Senna is a shrub whose twigs and flowers are used in herbal medicine to fight against constipation problems. Powerful laxative, senna contains active ingredients, such as natural derivatives of anthraquinone, which promote the action of the intestinal flora during transit.
Medicinal properties of senna
- Stimulates intestinal transit as a powerful laxative: constipation, digestive disorders.
- Promotes soft stools: hemorrhoids.
- Fight against liver diseases (exclusively in traditional Indian Ayurvedic medicine): anemia, liver disease, jaundice, typhoid fever.
USUAL THERAPEUTIC INDICATIONS
Due to its high content of anthracene derivatives (sennosides A and B), senna is indicated for the treatment of transient constipation.
OTHER THERAPEUTIC INDICATIONS DEMONSTRATED
Senna leaf extract is also used before certain endoscopic medical examinations (colonoscopies) or radiological, as intestinal purgative. Finally, it promotes the proper functioning of the intestine and the appearance of loose motion, and can, therefore, be recommended by a specialist against pain due to hemorrhoids.
History of the use of senna in herbal medicine
Senna is a plant found in the desert areas of the Arabian Peninsula (Yemen) and Africa (Somalia), whose usage was already done in the ninth century by Arab doctors. Senna also takes its name from the Arabic language. We also note its presence in ancient Egypt, where, associated with Aloe, it was introduced into the anus, using a reed, thus participating in the birth of the first intestinal wash. Transmitted by the Arabs to the Europeans, senna leaf extract served, during the eighteenth century, as a purgative and astringent, pasty form, among sailors. It is now grown in India (Tinnevelly senna, Madras region) for its leaves and pods, rich in natural derivatives of anthraquinone, and flavonoids.
Botanical description of senna
Of circular section, the stem of senna is erect and whitish. The leaf is glabrous, green in color and hosts between 3 to 6 leaflets, ovoid and elongated. By rubbing them, we get a peanut smell, caused by the rich content of anthracene derivatives B, naphthalenic derivatives and Sennosides flavonoids. With an average height of 3 cm, the flowers of senna, yellow, grow from August until the first frosts. They are grouped in dense ears. Rich in sennosides, the pods are flat, membranous and oblong. They contain, under 6 to 8 swellings, seeds which prove toxic.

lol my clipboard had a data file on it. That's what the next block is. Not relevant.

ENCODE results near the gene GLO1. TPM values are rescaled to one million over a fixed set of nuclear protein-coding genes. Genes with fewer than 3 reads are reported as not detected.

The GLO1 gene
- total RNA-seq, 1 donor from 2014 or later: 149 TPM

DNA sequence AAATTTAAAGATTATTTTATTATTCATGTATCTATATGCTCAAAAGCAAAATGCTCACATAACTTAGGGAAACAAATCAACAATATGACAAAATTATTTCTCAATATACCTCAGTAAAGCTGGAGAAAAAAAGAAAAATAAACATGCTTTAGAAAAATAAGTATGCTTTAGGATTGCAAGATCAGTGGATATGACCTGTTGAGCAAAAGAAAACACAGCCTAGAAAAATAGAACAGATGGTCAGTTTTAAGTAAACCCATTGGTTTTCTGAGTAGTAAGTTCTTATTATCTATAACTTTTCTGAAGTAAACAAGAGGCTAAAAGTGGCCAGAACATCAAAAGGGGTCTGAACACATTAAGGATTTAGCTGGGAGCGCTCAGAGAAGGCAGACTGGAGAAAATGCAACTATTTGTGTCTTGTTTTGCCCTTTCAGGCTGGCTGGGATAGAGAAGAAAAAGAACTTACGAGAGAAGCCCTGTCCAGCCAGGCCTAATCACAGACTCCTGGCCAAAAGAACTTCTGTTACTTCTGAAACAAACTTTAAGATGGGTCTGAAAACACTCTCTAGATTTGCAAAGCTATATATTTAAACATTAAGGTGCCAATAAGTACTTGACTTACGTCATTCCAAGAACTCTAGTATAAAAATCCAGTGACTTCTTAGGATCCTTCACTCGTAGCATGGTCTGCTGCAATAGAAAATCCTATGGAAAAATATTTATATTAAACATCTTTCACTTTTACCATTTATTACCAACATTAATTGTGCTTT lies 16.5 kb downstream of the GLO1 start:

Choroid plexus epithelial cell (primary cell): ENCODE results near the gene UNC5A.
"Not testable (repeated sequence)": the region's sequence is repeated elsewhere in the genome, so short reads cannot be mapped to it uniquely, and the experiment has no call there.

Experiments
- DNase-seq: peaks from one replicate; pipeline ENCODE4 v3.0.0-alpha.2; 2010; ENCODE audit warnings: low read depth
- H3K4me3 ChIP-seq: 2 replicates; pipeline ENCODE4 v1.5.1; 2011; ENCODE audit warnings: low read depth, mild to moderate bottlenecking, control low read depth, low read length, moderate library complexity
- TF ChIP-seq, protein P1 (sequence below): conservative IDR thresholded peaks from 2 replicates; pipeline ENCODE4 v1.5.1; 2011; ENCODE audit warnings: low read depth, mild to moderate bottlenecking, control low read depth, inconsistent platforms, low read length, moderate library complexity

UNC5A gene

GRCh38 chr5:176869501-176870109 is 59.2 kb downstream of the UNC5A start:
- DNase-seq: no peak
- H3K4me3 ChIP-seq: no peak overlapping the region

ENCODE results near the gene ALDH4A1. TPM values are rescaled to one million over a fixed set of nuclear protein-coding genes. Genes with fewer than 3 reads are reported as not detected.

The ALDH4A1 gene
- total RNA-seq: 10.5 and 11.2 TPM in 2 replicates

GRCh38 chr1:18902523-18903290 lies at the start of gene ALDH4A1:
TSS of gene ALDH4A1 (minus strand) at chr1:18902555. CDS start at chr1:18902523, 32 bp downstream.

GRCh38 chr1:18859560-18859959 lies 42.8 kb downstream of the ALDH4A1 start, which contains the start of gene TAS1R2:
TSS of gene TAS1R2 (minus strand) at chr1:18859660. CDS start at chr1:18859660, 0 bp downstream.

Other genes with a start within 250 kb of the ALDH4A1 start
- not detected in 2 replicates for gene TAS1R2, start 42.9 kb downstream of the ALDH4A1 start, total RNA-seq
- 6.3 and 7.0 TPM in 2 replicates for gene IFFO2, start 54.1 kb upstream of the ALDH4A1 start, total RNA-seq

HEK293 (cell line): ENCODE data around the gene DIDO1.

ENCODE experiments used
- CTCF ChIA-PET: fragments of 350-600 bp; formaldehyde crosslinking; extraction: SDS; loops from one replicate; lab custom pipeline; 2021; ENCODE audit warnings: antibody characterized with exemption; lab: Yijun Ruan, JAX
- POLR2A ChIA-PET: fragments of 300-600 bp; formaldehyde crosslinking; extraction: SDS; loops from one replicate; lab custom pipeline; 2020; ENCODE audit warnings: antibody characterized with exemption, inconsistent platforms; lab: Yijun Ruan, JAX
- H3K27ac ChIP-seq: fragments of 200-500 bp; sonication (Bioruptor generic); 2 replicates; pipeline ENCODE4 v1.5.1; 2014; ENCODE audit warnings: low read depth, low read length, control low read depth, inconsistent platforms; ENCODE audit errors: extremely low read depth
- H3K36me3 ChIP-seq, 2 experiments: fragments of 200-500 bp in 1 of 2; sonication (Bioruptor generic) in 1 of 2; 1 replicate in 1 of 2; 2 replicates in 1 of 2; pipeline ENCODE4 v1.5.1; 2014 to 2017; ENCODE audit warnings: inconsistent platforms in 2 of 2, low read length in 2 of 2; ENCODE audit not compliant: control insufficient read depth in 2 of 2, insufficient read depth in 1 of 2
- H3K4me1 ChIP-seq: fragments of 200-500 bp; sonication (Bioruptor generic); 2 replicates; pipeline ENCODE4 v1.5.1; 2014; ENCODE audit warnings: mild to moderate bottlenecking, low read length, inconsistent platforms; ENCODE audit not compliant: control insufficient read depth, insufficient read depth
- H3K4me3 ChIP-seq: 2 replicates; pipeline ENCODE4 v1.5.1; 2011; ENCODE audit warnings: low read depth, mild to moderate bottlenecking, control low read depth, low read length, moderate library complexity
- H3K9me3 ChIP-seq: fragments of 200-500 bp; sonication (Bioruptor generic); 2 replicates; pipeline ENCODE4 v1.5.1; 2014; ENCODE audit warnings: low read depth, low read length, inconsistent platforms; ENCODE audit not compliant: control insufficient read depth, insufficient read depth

Use and dosage of senna
Senna leaf extract is considered a potent laxative, from a dosage of between 30 mg and 36 mg per day (capsules or granules). It stimulates the peristalsis of the large intestine and accelerates the transit, thanks to the anthraquinone derivatives, released by the bacteria of the intestinal flora, following the digestion of the sennosides contained in the senna. Soft stools are caused by the fact that hydrophilic anthracenes inhibit the absorption of water and electrolytes.
Precautions of the senna
This medicinal plant should be taken under medical supervision. A cure of senna must be brief (limited to 8 or 10 days) and put in place of episodic way. If no results appear within the first four days, medical consultation is required.
Several clinical studies have shown that senna leaf extract is effective against occasional constipation under medical supervision. Other, more traditional uses have not yet been validated by scientific research. The European Medicines Agency recommends this medicinal plant for adults and children over 12 years old. The World Health Organization recommends senna as a treatment for fever, cough, gonorrhea, and hemorrhoids, but these properties are not scientifically approved. Finally, studies have shown that the use of senna at normal doses (20 mg/day for 6 months) has no impact on the loss of potassium in the elderly.
The plant acts selectively and directly on the large intestine, activating the peristalsis and speeding up intestinal transit with a consequent laxative and purgative effect. At the same time, its active ingredients are absorbed in the small intestine and, through blood and lymph, stimulate peristalsis in the colon.
Senna is a powerful laxative, febrifuge, and vermifuge. In phytotherapy, it is a suitable remedy to stimulate and facilitate bowel evacuation by re-educating the intestine in case of occasional and acute constipation, hemorrhoids and anal fissures.
Furthermore, the senna leaf extract plays a purifying, antibacterial and antioxidant action, useful in the case of high cholesterol, thanks to luteolin which, by counteracting the action of the lipase enzyme, decreases the absorption of fat and helps to keep under control the blood values of cholesterol and triglycerides, impure skin, due to the antioxidant action and regulating the intestine stimulates the expulsion of the slag and thus helps to purify and regenerate the skin.